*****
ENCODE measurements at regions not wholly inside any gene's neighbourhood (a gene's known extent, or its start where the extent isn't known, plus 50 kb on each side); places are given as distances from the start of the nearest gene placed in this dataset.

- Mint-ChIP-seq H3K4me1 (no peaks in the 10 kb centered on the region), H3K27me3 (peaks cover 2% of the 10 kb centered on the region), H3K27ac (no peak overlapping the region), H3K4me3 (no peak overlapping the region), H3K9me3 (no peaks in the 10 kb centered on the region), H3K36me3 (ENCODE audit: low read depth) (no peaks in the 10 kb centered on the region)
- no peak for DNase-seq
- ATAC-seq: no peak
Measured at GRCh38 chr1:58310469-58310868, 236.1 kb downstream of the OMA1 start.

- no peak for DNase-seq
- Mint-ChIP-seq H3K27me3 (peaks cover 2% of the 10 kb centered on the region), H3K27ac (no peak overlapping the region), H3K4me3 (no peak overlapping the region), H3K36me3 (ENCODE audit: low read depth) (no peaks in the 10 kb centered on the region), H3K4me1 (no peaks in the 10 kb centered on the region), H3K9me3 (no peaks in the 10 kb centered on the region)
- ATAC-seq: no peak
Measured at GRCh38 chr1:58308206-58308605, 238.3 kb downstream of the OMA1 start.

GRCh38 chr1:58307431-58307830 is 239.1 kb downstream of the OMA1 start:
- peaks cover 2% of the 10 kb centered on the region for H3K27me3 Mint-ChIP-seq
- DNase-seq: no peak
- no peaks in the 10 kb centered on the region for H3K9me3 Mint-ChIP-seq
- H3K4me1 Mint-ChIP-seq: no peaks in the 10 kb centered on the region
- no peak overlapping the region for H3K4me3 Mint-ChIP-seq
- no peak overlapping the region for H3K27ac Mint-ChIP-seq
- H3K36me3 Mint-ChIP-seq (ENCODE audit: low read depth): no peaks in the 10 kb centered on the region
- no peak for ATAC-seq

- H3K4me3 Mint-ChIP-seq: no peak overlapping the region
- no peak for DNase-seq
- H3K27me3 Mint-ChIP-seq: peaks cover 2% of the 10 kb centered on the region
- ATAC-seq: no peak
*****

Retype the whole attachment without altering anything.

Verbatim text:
ENCODE measurements at regions not wholly inside any gene's neighbourhood (a gene's known extent, or its start where the extent isn't known, plus 50 kb on each side); places are given as distances from the start of the nearest gene placed in this dataset.

- Mint-ChIP-seq H3K4me1 (no peaks in the 10 kb centered on the region), H3K27me3 (peaks cover 2% of the 10 kb centered on the region), H3K27ac (no peak overlapping the region), H3K4me3 (no peak overlapping the region), H3K9me3 (no peaks in the 10 kb centered on the region), H3K36me3 (ENCODE audit: low read depth) (no peaks in the 10 kb centered on the region)
- no peak for DNase-seq
- ATAC-seq: no peak
Measured at GRCh38 chr1:58310469-58310868, 236.1 kb downstream of the OMA1 start.

- no peak for DNase-seq
- Mint-ChIP-seq H3K27me3 (peaks cover 2% of the 10 kb centered on the region), H3K27ac (no peak overlapping the region), H3K4me3 (no peak overlapping the region), H3K36me3 (ENCODE audit: low read depth) (no peaks in the 10 kb centered on the region), H3K4me1 (no peaks in the 10 kb centered on the region), H3K9me3 (no peaks in the 10 kb centered on the region)
- ATAC-seq: no peak
Measured at GRCh38 chr1:58308206-58308605, 238.3 kb downstream of the OMA1 start.

GRCh38 chr1:58307431-58307830 is 239.1 kb downstream of the OMA1 start:
- peaks cover 2% of the 10 kb centered on the region for H3K27me3 Mint-ChIP-seq
- DNase-seq: no peak
- no peaks in the 10 kb centered on the region for H3K9me3 Mint-ChIP-seq
- H3K4me1 Mint-ChIP-seq: no peaks in the 10 kb centered on the region
- no peak overlapping the region for H3K4me3 Mint-ChIP-seq
- no peak overlapping the region for H3K27ac Mint-ChIP-seq
- H3K36me3 Mint-ChIP-seq (ENCODE audit: low read depth): no peaks in the 10 kb centered on the region
- no peak for ATAC-seq

- H3K4me3 Mint-ChIP-seq: no peak overlapping the region
- no peak for DNase-seq
- H3K27me3 Mint-ChIP-seq: peaks cover 2% of the 10 kb centered on the region
- ATAC-seq: no peak